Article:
Fatty liver disease
Fatty liver disease
What is fatty liver disease:
Hepatic steatosis, which is also known as Fatty liver disease, essentially means that there is a lot of fat in your liver. At all times, there is a bit of fat stored in your liver for it to use as energy. However, high levels of fat in your liver can lead to serious health issues such as liver failure, diabetes, kidney disease and much more.
Symptoms of fatty liver:
If you suspect that you may have fatty liver disease, especially when it starts becoming too negatively impactful on your day-to-day life, we strongly recommend that get it checked up. These are a few common symptoms:
– Severe weakness or tiredness
– Jaundice (yellow eyes and skin)
– Loss of appetite
– Pain in your upper right abdomen (where the liver is located)
– Weight loss
Risk factors of getting fatty liver:
Fatty liver disease can happen to anyone, but certain risk factors greatly increase the likelihood of having it, such as:
– Certain medication
– Elderly age
– High fat diet
– Type 2 diabetes
– Excessive alcohol consumption
Types of fatty liver:
Alcohol-related fatty liver disease (ALD):
o Almost all heavy drinkers develop fatty liver disease since alcohol encourages the build up of fat in the liver. ALD gets alleviated by abstaining from alcohol, but continued drinking leads to serious issues. For example, an enlarged liver, which causes discomfort or pain in the area around your liver. There’s also alcoholic hepatitis, which causes your liver to get inflamed and leads to problems like jaundice, pain, nausea and fever.
o If the drinking and fatty liver disease continues, then Alcoholic cirrhosis occurs. Cirrhosis is when there’s a buildup of scar tissue in your liver, which is your liver’s response to the inflammation.
Nonalcoholic fatty liver disease (NAFLD):
o Even if a person doesn’t drink alcohol excessively/at all, they are still able to get fatty liver disease. In which case, it is called nonalcoholic fatty liver disease and there are 2 types.
Simple fatty liver means that there is fat in your liver, but it’s not causing detrimental issues like inflammation or damage to your liver. It usually doesn’t get worst and many people with simple fatty liver live normal lives unaffected by it.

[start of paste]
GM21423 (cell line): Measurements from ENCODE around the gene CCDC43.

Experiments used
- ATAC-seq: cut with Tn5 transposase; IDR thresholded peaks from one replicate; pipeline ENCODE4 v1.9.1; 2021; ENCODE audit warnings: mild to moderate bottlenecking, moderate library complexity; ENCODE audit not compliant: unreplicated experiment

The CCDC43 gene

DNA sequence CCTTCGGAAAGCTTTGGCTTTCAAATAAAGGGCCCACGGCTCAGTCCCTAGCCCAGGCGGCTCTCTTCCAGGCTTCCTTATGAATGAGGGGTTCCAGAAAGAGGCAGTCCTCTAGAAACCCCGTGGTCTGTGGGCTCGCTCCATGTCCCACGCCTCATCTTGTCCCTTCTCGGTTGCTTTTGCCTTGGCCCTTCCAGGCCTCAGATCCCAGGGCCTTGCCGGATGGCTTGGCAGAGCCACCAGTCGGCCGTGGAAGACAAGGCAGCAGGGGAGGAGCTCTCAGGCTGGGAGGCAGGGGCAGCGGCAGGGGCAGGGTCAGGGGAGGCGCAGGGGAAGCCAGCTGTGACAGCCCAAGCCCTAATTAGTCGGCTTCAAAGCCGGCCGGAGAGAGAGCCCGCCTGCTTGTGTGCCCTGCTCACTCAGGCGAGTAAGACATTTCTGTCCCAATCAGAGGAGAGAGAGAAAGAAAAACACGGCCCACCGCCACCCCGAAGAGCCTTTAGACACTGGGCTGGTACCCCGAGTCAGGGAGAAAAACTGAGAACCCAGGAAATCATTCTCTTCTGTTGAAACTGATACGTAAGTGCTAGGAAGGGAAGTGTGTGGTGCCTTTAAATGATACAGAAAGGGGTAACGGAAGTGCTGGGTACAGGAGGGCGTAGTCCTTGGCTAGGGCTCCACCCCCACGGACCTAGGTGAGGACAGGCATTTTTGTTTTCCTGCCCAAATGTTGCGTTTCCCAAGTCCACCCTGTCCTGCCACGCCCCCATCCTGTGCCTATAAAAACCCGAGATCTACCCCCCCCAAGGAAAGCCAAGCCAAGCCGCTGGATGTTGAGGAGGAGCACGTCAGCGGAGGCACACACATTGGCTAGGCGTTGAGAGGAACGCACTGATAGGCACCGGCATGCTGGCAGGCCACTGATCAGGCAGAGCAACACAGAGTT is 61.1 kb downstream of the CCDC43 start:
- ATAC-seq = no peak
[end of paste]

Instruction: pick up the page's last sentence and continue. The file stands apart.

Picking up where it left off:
Nonalcoholic steatohepatitis (NASH) means that the fat in your liver causes inflammation and damage, which is very serious and can lead to cirrhosis (build up of scar tissue which impairs liver functions and can cause liver failure or liver cancer).
Why it’s important to be checked:
Your liver plays a crucial role in your metabolism (creating energy for the body from nutrients, food and drinks). For example, it produces bile that helps enzymes digest fat; stores and release glycogen (a substance that can be broken down and release energy); and filters out or breaks down toxic substances like alcohol and medication into less toxic and more digestible substances.
Excess fat in your liver, however, can cause impaired function in these vital processes and, more seriously, liver failure. If your fatty liver disease becomes too severe (e.g getting cirrhosis), the only option to treat it may be to replace your liver completely/partially with a liver transplant. Cirrhosis is irreversible but fortunately, cirrhosis only happens at the end (hence why it’s sometimes called late-stage liver disease) so there’s opportunity to prevent it from getting to that state.
What can be done:
Fortunately, fatty liver disease has a high chance to be reversed or alleviated if treated early. Unfortunately, there is no set standard nor medication for fatty liver disease. Most doctors will recommend a few things though:
Quit drinking or drink in moderation
– Alcohol only makes the damage much worst, so talking with your doctor about detox programs to help with alcohol abstinence is recommended.
– Fatty liver disease is caused by excess fat, so losing body weight will reduce the amount of fat in your body. This includes managing your diet to have less cholesterol and fats, along with regular exercise.
How fatty liver disease is checked:
A simple one is a physical examination, where the doctor will weigh you and then palpate for the liver, meaning they feel the area around the liver for irregularities like tenderness. There’s also a liver biopsy, where a small sample of your liver is removed and sent to the lab for examination. Similarly, a blood test can be done to check the level of liver enzymes present in your blood, which are indicators of fatty liver disease.
Despite those, imaging is the recommended way of checking for fatty liver as it is quite accurate and not invasive. An ultrasound can be used to get an image of the liver for the doctors to determine whether you have or don’t have fatty liver disease. The same imaging can be used for other things related to the liver like it’s size, shape or presence of abnormalities like cancers.